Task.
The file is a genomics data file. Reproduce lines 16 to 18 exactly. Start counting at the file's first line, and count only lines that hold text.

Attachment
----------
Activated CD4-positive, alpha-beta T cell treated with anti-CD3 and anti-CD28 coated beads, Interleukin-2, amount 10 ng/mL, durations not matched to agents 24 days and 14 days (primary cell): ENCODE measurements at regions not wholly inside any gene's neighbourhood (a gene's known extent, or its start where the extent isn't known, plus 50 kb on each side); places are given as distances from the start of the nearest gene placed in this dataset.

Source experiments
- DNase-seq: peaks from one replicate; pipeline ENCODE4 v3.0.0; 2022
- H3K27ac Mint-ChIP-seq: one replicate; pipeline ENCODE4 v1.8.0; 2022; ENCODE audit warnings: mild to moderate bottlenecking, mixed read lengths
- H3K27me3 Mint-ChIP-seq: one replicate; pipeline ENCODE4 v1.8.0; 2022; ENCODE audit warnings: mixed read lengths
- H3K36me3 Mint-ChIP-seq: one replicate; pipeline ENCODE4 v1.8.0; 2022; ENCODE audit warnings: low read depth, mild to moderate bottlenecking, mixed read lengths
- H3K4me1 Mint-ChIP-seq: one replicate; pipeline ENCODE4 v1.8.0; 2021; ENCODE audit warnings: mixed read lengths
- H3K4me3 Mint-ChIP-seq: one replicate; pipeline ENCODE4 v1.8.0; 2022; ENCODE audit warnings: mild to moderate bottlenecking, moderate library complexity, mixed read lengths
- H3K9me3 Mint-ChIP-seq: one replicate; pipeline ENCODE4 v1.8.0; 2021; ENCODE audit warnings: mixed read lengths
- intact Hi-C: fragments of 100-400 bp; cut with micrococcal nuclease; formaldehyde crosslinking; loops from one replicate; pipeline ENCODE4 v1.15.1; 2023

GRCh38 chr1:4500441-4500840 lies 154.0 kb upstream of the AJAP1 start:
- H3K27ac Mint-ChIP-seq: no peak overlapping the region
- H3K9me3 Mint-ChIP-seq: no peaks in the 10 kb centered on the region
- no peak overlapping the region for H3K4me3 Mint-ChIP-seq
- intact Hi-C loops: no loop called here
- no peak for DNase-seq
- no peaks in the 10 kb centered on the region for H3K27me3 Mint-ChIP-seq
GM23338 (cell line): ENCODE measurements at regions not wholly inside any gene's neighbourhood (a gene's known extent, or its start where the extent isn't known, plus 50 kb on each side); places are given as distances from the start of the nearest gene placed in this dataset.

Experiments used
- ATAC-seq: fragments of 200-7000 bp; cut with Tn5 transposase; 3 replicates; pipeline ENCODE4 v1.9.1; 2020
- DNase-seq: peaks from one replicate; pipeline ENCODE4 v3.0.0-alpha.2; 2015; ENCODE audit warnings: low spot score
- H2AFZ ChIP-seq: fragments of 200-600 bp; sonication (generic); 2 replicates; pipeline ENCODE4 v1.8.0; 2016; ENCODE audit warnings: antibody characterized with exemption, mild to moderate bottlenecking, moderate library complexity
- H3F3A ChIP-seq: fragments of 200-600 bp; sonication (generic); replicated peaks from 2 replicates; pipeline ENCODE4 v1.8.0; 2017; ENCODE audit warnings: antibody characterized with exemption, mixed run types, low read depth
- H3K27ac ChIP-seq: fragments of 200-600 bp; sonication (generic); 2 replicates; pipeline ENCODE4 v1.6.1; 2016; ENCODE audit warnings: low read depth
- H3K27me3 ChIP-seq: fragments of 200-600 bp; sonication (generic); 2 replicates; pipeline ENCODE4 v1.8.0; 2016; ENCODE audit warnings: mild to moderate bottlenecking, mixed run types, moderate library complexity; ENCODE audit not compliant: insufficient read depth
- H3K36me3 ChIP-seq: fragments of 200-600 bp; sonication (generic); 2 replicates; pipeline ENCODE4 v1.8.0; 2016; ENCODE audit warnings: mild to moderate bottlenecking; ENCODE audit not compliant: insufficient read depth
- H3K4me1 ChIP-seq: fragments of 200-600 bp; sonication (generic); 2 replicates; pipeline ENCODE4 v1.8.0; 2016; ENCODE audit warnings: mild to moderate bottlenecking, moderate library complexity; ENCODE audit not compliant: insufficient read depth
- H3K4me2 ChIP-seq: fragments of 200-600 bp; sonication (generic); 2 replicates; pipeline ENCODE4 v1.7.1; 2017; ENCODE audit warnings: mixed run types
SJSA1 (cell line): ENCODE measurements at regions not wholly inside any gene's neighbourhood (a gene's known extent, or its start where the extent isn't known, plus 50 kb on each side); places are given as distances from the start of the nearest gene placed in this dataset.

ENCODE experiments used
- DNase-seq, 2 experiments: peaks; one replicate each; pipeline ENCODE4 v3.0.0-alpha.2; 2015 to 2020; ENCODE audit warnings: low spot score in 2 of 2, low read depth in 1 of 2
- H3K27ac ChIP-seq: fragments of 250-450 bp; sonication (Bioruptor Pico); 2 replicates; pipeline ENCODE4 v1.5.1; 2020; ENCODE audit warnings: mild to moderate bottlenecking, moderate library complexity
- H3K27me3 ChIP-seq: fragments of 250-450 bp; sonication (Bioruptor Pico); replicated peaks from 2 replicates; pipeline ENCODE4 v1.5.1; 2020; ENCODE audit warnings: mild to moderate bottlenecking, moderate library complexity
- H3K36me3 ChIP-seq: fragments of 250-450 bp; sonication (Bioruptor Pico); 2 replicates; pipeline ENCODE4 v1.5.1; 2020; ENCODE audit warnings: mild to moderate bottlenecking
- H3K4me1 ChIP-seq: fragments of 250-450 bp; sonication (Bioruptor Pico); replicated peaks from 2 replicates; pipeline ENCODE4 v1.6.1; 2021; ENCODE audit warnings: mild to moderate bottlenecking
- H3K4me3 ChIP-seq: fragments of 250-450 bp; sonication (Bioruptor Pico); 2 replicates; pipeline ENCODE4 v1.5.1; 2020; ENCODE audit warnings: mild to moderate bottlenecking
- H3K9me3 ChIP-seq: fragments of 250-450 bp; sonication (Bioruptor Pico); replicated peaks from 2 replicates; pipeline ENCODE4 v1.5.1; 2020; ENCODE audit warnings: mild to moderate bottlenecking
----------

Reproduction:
- no peak for DNase-seq
- no peaks in the 10 kb centered on the region for H3K27me3 Mint-ChIP-seq
GM23338 (cell line): ENCODE measurements at regions not wholly inside any gene's neighbourhood (a gene's known extent, or its start where the extent isn't known, plus 50 kb on each side); places are given as distances from the start of the nearest gene placed in this dataset.